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Social Theory: A Historical Introduction, 2nd Edition

ISBN: 978-0-7456-3840-9
368 pages
April 2007, Polity
Social Theory: A Historical Introduction, 2nd Edition (0745638406) cover image
The second edition of this remarkably lucid text, provides a wide-ranging historical introduction to social theory. The new edition preserves, and further enhances, the book’s striking qualities – its clarity, reliability, comprehensiveness and scholarship. The theorists treated include Montesquieu, Adam Smith and the Scottish Enlightenment, Hegel, Marx, Tocqueville, Maistre, Gobineau, Darwin, Spencer, Kautsky, Nietzsche, Durkheim, Weber, Simmel, Freud, Lukács, Gramsci, Heidegger, Keynes, Hayek, Parsons, the Frankfurt School, Lévi-Strauss, Althusser, Foucault, Habermas, Bourdieu, Beck, and Giddens.

Callinicos examines the ways in which social theory grew out of the eighteenth century Enlightenment, a time when societies emerging in the West ceased to invoke the authority of tradition to validate themselves, instead looking to scientific knowledge to justify their mastery of the world. He traces social theory’s connections with central themes in modern philosophy, with the development of political economy, and with the impact of evolutionary biology on social thought.

The book has been carefully updated to ensure that it engages with the most up-to-date debates in social theory, and concludes with a substantial new chapter. Here Callinicos assesses the significance of contemporary debates about globalization, including the recent re-emergence of critiques of capitalism and imperialism in the work of Michael Hardt, Toni Negri, Luc Boltanski, Eve Chiapello, David Harvey, Robert Brenner, Giovanni Arrighi, and Slavoj Žižek.

This updated version of a widely praised text will be essential reading for students of politics, sociology and social and political thought.

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  • Introduction
  • 1. The Enlightenment
  • 1. 1 Prehistory
  • 1. 2 The concept of modernity
  • 1. 3 A moral science
  • 1. 4 The development of social theory
  • 1. 5 Inner strains
  • 2. Hegel
  • 2. 1 Reconciling modernity
  • 2. 2 The labour of the negative
  • 2. 3 The debate over modernity
  • 3. Liberals and Reactionaries
  • 3. 1 Post-revolutionary debates
  • 3. 2 Agonistic liberalism: Tocqueville and Mill
  • 3. 3 Providence and race: Maistre and Gobineau
  • 4. Marx
  • 4. 1 The adventures of the dialectic
  • 4. 2 History and capitalism
  • 4. 3 Class struggle and revolution
  • 5. Life and Power
  • 5. 1 Evolution before and after Darwin
  • 5. 2 Two evolutionists: Spencer and Kautsky
  • 5. 3 Nature as the will to power: Nietzsche
  • 6. Durkheim
  • 6. 1 Social evolution and scientific objectivity
  • 6. 2 Society as a moral reality
  • 6. 3 Meaning and belief
  • 7. Weber
  • 7. 1 Prussian agriculture and the German state
  • 7. 2 Science and the warring gods
  • 7. 3 History and rationalization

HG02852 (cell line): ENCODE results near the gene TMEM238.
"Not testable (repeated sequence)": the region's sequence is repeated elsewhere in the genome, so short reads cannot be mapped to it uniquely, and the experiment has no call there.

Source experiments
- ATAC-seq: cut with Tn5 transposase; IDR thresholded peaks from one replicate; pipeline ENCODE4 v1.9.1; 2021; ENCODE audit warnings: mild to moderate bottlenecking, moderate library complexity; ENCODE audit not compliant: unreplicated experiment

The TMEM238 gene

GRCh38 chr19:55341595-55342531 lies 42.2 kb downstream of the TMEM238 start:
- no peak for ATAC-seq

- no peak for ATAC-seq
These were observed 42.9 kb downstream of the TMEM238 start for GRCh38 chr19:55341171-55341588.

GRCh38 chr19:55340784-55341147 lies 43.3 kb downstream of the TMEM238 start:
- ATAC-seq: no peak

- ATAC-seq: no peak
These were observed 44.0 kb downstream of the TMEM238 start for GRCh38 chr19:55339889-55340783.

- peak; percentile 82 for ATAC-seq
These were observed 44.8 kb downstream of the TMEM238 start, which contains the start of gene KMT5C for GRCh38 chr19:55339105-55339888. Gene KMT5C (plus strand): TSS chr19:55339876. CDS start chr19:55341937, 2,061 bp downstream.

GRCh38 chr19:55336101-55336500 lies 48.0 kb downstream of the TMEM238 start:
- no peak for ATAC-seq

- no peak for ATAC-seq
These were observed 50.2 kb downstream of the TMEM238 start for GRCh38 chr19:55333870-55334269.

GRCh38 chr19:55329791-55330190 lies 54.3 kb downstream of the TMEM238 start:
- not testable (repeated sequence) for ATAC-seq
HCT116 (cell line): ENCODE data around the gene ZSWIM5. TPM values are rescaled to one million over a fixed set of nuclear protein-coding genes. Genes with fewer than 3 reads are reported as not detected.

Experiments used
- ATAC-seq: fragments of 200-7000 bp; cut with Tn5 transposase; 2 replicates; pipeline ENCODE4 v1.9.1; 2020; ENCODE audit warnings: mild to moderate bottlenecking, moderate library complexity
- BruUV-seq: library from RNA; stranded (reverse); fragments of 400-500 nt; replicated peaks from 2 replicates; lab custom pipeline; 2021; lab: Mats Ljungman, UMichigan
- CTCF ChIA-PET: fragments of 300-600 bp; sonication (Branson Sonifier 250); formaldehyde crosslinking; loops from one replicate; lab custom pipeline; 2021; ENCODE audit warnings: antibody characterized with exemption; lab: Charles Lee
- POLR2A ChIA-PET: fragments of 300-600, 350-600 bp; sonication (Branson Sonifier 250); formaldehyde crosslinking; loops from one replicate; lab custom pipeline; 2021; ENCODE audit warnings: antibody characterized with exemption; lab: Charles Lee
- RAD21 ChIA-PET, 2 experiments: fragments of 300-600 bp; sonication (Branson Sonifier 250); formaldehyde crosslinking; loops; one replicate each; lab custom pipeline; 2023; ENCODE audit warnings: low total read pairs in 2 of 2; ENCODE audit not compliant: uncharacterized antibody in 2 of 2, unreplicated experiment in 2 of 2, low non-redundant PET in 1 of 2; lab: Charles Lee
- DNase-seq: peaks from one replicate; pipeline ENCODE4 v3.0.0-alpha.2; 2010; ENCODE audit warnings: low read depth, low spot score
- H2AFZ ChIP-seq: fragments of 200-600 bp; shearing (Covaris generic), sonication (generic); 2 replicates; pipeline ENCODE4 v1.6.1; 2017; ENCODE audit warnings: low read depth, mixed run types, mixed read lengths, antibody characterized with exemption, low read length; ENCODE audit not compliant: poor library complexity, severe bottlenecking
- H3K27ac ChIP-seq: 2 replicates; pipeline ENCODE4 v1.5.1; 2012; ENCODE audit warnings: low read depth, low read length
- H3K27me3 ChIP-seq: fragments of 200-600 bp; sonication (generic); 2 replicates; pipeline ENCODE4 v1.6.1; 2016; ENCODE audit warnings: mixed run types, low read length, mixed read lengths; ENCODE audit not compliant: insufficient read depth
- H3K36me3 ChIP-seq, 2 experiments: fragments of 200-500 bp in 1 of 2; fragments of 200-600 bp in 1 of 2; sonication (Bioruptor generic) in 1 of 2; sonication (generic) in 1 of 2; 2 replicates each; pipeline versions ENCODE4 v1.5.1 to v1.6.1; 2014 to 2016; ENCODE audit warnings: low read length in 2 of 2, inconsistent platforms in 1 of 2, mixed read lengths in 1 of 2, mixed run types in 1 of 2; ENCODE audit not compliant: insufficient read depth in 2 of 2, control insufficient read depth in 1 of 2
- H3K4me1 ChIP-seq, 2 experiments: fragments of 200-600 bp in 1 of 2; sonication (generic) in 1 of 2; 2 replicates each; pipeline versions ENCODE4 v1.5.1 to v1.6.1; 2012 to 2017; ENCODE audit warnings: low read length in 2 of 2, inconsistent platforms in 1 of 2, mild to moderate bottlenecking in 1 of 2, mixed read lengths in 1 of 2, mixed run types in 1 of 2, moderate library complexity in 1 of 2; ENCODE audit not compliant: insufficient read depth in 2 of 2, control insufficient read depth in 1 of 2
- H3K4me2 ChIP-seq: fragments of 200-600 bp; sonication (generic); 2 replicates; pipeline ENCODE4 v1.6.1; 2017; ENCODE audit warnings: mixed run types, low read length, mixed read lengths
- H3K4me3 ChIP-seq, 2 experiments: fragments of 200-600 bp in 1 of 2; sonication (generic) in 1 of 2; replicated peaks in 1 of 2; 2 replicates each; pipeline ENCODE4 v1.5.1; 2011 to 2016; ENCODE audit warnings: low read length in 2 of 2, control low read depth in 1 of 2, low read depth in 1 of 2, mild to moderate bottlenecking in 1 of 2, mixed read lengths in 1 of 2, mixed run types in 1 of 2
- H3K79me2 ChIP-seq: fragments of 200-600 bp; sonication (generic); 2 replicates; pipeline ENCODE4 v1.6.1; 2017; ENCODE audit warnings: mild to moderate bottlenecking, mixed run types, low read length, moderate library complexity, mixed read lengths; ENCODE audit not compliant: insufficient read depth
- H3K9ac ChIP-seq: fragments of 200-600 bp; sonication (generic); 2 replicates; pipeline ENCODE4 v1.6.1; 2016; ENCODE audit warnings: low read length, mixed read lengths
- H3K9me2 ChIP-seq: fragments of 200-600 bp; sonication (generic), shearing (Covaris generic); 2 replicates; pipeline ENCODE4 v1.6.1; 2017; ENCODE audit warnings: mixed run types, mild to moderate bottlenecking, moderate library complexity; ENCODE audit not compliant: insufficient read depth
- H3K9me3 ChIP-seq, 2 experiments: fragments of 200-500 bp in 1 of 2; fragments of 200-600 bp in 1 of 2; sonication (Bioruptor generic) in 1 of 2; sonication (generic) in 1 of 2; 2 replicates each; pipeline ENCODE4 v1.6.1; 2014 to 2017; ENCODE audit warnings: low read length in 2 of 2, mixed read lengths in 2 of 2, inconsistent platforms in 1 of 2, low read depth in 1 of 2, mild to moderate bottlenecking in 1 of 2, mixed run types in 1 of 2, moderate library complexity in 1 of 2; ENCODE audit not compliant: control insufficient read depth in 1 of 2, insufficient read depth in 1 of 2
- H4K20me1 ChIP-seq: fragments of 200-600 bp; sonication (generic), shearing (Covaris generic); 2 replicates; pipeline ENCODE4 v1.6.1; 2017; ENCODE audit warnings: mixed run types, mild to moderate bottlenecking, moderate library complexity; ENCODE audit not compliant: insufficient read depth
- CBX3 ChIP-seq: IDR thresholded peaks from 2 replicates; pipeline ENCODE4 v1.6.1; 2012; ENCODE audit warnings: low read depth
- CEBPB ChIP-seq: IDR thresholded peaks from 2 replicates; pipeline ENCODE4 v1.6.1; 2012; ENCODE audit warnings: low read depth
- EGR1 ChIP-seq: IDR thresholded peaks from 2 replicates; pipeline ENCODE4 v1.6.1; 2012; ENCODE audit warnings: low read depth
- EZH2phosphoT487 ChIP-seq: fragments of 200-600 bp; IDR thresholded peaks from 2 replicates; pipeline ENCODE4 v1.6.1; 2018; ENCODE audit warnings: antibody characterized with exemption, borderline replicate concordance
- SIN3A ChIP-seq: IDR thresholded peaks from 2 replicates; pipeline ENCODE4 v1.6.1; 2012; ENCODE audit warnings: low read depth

• 7. 4 Liberal imperialism and democratic politics
  • 8. The Illusions of Progress
  • 8. 1 The strange death of liberal Europe
  • 8. 2 Objectivity and estrangement: Simmel
  • 8. 3 The self dissected: Freud
  • 8. 4 Memories of underdevelopment: Russian intellectuals and capitalism
  • 9. Revolution and Counter-Revolution
  • 9. 1 Hegelian Marxism: Lukács and Gramsci
  • 9. 2 Heidegger and the conservative revolution
  • 10. The Golden Age
  • 10. 1 Theories of capitalism: Keynes and Hayek
  • 10. 2 Functionalist sociology: Talcott Parsons
  • 10. 3 Despairing critique: the Frankfurt school
  • 11. Crack-Up?
  • 11. 1 The 1960s and after
  • 11. 2 Structure and subject: Lévi-Strauss and Althusser
  • 11. 3 Nietzsche’s revenge: Foucault and poststructuralism
  • 11. 4 Carrying on the tradition: Habermas and Bourdieu
  • 12. Debating modernity and postmodernity
  • 12. 1 Postmodernity?
  • 12. 2 Modernity and capitalism
  • 12. 3 Reason and nature
  • 12. 4 Theory and practice
  • 12. 5 Universal and particular
  • 12. 6 Beyond capitalism?
  • 13. Changing the subject: globalization, capitalism, and imperialism
  • 13. 1 Much ado about globalization
  • 13. 2 The social as networks ... or as nothing
  • 13. 3 Back to capitalism - and imperialism?
  • 13. 4 The debate resumed
  • Further Reading
  • Index
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    Alex Callinicos is Professor of European Studies at Kings College, London.
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  • Second edition of a widely respected textbook
  • Authored by a scholar of high renown, with a proven track record
  • Written in the same beautifully clear, reliable and accessible style as the first edition.
  • Updated throughout, with considerably more attention given to globalization, postmodernity and feminist ideas, to make the book substantially useful on social theory courses
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    "The best of its kind on the market."

    Steve Fuller, Times Higher Education

    "Alex Callincos has written one of the best historical introductions to sociological theory. His book also does a nice job of connecting sociological theory to broader intellectual trends and movements. This new edition sustains the quality and improves the coverage."

    Craig Calhoun, New York University

    "The second edition of Alex Callincos' Social Theory reads in the same beautifully clear, reliable and accessible way as the first edition. The new material adds a further dimension to this splendid book, bringing it fully up to date with debates in which Callinicos has himself played a part."

    William Outhwaite, University of Sussex

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